But here’s the burning question: Does chronic inflammation cause these conditions, result from them, or merely coincide with them? It’s hard to say. And it’s likely a little of each, which explains why some conditions are so hard to regulate. For example, people with chronic inflammation are more likely to become
insulin resistant, which promotes obesity. Yet excess body fat itself can trigger more inflammation. So the struggle is cyclical, as the conditions reinforce each other.
Ultimately, much more research is needed before we know how definitely inflammation plays a role in our health. While it’s clearly involved in a number of disease processes, we don’t yet have a grasp on how direct the relationship is.
The Link to Heart Disease and Stroke
In the past, many people viewed coronary artery disease like a plumbing problem. The thinking went: plaque builds up in the artery wall and clogs the artery like a pipe. But now many experts are saying this line of thinking undermines the important role inflammation plays in the development of cardiovascular disease.
Heart disease does begin when we acquire fatty deposits, or plaque, on the inner walls of our arteries. But after this happens, the body responds by sending inflammatory cells to the blood vessel walls. The resulting chronic inflammation causes further damage to artery walls and may cause plaque to rupture. This can trigger blood clots – which we know are the culprit behind heart attacks and strokes.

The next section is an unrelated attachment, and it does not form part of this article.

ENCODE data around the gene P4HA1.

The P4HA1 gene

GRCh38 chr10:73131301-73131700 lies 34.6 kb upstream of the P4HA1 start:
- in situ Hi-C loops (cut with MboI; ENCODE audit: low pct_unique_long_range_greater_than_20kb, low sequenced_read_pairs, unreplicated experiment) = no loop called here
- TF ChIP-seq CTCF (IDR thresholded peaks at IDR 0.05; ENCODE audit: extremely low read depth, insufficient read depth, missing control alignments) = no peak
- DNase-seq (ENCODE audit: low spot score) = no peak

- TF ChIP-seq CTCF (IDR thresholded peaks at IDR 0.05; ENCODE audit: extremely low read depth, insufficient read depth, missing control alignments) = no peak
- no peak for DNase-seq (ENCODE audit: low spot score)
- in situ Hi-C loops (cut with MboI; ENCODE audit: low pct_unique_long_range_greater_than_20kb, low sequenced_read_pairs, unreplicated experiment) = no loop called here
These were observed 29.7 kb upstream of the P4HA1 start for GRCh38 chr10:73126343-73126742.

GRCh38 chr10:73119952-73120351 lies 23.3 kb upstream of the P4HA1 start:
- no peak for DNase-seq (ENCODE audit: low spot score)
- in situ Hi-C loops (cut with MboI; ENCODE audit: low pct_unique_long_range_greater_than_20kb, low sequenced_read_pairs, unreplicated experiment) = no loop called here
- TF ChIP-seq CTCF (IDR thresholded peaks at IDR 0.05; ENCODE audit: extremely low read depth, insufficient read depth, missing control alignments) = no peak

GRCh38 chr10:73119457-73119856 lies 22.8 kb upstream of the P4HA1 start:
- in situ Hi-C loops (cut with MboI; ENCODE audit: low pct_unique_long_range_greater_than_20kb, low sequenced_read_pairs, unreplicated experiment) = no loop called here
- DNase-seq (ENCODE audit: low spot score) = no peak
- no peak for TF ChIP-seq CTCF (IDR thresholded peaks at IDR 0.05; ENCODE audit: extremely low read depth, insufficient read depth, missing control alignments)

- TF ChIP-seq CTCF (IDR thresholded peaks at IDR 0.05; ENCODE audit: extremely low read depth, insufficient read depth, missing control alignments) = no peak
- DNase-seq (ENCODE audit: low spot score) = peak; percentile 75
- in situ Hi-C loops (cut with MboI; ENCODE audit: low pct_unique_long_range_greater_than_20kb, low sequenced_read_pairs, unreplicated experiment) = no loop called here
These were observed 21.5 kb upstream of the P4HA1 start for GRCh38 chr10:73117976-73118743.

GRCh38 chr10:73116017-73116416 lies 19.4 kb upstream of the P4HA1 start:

This new understanding of the role inflammation plays in heart disease has spurred new research on inflammatory markers for heart disease and the widespread use of a blood test call C-reactive protein. C-reactive protein is a biomarker for low-grade inflammation and can predict your risk of recurrent cardiovascular events.
The Link to Cancer
According to the National Cancer Institute, prolonged inflammation can damage DNA and lead to certain cancers. When precancerous tissues remain in a heightened state of alarm, normal cells are more likely to turn malignant.
Evidence linking chronic inflammation to all cancers is lacking. However, research shows patients who suffer from inflammatory bowel diseases like ulcerative colitis and Crohn’s disease have an increased risk of colon cancer. Similarly, many specialists believe chronic bladder inflammation elevates a patient’s risk of squamous cell bladder cancer.
Researchers have also discovered a clear connection between cigarette smoke, inflammation, and lung cancer. “Chronic irritation from tar and toxins induces chronic inflammation in small airways and tissues of your lungs,” says Kathy Dodd, family nurse practitioner with Parkridge Medical Group – Diagnostic Center. “This wears out their immune function at the cellular level and predisposes a person to lung cancer.”
Even though you may not be able to avoid chronic inflammation altogether, there are certainly things you can do to keep from stoking the flames.
People with poor health habits tend to have high higher levels of inflammation. So while we wait for science to catch up with all of our questions, here are a few ways to keep this immune response at a minimum: